Are some drugs dangerous and other drugs safe?
In his book, Ceremonial Chemistry, Thomas Szasz details how drugs such as opium has been used for thousands of years, yet suddenly come to be considered dangerous. For author Thomas Szasz, addiction lies in the meaning that we assign to chemicals; not the chemical makeup of the drugs themselves.
Opium was not banned in the US until the early 1900’s. It was banned due to a dislike of the hardworking Chinese immigrants who smoked it in the evening. Opium was used in China and Asia for centuries as a folk medicine.
Prior to banning it in the US, doctors considered opium one of the most important substances in medicine. Thomas Sydenham wrote in 1680: “Among the remedies which it has please the Almighty God to give man to relieve his sufferings, none is so universal and so efficacious as opium.” And in 1762 Physician Thomas Dover, created “diaphoretic powder”, which was an opium preparation widely used for the next 150 years to treat pain. Heroin today, for example, is seen as a dangerous substance that causes the user to become instantly addicted, while derivatives of heroin – morphine, and codeine – when prescribed by a doctor are considered safe.
Psycho-historical Account of Prohibition
Throughout the book, Szasz details the historical account of how the prohibition of drugs is used as a weapon of those who are in power to use against societies unwanted. Just as witch hunts were used in the past to deal with society’s unwanted, so the banning of drugs are used today to symbolically deal with societies unwanted. Poor “white-trash” who sell meth are locked up, while the doctor in a white lab coat writes a prescription for Adderall.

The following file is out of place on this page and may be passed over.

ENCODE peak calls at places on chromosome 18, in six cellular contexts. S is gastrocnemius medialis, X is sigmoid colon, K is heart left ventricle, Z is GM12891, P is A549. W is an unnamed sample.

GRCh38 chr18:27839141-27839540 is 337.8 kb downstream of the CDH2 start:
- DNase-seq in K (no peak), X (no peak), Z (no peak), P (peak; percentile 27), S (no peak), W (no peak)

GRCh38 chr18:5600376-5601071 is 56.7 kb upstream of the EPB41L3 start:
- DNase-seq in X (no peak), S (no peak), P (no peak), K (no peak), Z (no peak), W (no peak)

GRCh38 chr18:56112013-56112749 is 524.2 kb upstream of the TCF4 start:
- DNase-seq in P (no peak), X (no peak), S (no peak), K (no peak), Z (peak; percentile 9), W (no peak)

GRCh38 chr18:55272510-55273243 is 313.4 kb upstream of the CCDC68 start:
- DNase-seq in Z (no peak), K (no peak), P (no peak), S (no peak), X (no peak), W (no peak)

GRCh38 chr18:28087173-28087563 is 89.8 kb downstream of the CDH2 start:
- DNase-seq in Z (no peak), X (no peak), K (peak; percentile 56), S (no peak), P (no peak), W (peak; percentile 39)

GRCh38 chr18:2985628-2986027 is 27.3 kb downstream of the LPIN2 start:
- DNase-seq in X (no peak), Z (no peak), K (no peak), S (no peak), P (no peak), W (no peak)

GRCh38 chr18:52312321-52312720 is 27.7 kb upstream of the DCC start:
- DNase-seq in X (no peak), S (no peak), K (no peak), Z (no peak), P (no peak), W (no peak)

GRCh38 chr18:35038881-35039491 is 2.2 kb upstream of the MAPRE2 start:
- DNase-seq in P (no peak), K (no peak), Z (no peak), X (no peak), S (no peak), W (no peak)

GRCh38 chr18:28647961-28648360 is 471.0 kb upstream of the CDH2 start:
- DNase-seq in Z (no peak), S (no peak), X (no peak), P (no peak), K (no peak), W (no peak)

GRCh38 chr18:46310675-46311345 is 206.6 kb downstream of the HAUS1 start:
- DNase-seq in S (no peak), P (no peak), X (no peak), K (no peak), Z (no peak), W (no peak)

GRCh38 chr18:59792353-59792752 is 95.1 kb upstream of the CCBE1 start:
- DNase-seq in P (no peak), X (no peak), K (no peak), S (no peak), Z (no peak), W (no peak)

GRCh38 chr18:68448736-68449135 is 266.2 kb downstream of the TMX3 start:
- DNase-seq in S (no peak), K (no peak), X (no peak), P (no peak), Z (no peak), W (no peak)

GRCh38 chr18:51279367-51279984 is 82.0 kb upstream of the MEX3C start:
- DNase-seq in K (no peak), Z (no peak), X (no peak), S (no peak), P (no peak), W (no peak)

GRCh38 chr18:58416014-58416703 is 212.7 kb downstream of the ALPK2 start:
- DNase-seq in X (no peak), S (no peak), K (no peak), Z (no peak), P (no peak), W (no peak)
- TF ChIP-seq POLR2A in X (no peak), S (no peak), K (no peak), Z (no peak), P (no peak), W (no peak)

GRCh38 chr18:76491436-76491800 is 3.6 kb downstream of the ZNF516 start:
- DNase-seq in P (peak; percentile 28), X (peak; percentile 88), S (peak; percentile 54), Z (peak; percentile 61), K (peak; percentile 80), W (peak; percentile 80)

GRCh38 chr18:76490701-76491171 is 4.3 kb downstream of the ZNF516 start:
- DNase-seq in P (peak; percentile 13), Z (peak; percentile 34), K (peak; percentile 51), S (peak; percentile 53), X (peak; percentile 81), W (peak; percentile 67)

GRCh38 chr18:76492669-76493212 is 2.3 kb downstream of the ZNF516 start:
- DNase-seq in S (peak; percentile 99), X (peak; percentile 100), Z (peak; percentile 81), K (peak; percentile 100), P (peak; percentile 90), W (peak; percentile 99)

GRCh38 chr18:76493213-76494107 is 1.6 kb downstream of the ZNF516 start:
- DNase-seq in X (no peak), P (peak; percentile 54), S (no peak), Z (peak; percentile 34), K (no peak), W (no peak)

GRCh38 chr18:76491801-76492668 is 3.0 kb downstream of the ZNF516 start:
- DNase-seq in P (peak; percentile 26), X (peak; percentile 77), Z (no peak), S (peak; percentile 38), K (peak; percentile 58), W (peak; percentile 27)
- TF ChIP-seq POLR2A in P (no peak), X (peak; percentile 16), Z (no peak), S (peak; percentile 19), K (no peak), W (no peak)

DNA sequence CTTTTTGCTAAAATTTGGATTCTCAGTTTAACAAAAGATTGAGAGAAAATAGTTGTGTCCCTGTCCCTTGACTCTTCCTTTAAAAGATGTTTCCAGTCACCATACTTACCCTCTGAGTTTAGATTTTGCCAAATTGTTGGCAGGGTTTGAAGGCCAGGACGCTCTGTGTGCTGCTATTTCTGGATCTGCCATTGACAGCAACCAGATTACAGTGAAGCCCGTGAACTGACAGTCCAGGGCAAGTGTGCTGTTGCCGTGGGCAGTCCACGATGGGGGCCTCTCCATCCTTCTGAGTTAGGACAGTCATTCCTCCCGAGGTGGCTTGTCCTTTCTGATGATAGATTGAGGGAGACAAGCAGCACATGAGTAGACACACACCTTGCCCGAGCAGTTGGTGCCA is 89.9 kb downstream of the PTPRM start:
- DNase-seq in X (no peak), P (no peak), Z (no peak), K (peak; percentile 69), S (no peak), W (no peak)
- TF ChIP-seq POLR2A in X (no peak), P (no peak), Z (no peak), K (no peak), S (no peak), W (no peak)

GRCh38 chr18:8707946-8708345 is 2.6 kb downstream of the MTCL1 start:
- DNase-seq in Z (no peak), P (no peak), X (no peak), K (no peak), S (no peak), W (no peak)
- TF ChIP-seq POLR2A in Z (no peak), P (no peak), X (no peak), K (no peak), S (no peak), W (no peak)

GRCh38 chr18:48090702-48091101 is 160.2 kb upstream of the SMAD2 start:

Freedom and Responsibility
Szasz shows the historical record of how drugs, even so-called dangerous drugs, can be used in a responsible way. None of the substances themselves cause addiction. Szasz says looking for addictive properties of a drug, is akin to chemically analyzing Holy Water for healing properties.
It is not drugs that are dangerous, but the meaning we assign to the drugs. Paradoxically, Szasz says, the more we ban chemicals, the greater their meaning, and the greater potential for harm. Szasz admits of course, that one can habituate oneself to using a drug. But creating a drug habit is similar to any other habit we create. Habits are inherently difficult to change, but that does not mean that a person loses his free will.
Drugs Have Been Used Since Ancient Times
Ceremonial Chemistry gives us insight into the historical record of how various cultures treated drugs and the persecution or praise of drugs throughout the ages. The appendix of the book gives a brief historical overview of drug use and itself is worth reading.
In the end, while the book is fascinating, at times it was too detailed for my tastes and overly academic. Szasz will go down in history as one of the great writers of freedom. This book adds to the insight that he gave to us.